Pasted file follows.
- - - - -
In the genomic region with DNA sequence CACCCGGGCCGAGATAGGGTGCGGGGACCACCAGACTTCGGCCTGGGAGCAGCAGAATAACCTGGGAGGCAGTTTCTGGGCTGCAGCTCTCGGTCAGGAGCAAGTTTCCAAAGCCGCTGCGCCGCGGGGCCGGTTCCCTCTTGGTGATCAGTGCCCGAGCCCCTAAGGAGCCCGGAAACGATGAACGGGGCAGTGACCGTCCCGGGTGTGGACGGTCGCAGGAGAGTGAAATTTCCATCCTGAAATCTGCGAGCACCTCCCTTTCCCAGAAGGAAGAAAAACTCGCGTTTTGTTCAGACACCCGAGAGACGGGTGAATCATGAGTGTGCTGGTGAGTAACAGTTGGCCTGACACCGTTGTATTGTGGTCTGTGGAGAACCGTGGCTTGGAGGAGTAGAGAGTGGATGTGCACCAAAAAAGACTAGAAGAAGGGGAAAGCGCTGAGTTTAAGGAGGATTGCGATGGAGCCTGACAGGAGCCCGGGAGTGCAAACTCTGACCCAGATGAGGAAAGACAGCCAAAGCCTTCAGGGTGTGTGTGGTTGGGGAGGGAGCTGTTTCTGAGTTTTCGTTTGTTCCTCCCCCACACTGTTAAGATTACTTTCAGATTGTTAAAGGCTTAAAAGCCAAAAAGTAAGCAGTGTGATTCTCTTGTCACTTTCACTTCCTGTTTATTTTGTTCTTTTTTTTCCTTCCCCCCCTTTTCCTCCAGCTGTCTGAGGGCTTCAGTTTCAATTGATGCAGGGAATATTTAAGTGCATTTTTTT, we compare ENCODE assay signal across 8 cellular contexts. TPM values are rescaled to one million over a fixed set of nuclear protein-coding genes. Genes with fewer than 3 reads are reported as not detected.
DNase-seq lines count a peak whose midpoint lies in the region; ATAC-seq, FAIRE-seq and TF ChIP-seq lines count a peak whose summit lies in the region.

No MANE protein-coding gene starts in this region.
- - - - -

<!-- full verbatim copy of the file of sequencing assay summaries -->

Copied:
In the genomic region with DNA sequence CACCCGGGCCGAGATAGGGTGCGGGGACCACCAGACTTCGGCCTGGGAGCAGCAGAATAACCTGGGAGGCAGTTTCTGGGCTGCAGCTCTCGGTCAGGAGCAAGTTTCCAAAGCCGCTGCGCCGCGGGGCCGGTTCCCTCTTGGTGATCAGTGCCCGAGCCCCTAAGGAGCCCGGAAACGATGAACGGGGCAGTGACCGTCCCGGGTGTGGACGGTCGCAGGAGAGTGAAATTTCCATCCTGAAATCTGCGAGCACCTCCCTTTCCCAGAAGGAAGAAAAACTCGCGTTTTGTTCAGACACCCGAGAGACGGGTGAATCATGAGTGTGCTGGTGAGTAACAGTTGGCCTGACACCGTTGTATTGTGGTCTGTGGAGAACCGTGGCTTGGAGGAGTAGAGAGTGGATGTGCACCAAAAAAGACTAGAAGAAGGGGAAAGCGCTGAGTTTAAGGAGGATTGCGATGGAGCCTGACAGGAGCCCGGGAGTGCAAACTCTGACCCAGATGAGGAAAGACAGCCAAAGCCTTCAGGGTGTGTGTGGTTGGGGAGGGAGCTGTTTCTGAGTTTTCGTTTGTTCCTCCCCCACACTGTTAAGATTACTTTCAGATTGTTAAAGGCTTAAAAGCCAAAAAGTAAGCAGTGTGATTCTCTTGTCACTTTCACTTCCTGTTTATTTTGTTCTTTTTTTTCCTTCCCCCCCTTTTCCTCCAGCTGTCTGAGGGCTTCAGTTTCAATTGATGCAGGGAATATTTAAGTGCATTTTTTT, we compare ENCODE assay signal across 8 cellular contexts. TPM values are rescaled to one million over a fixed set of nuclear protein-coding genes. Genes with fewer than 3 reads are reported as not detected.
DNase-seq lines count a peak whose midpoint lies in the region; ATAC-seq, FAIRE-seq and TF ChIP-seq lines count a peak whose summit lies in the region.

No MANE protein-coding gene starts in this region.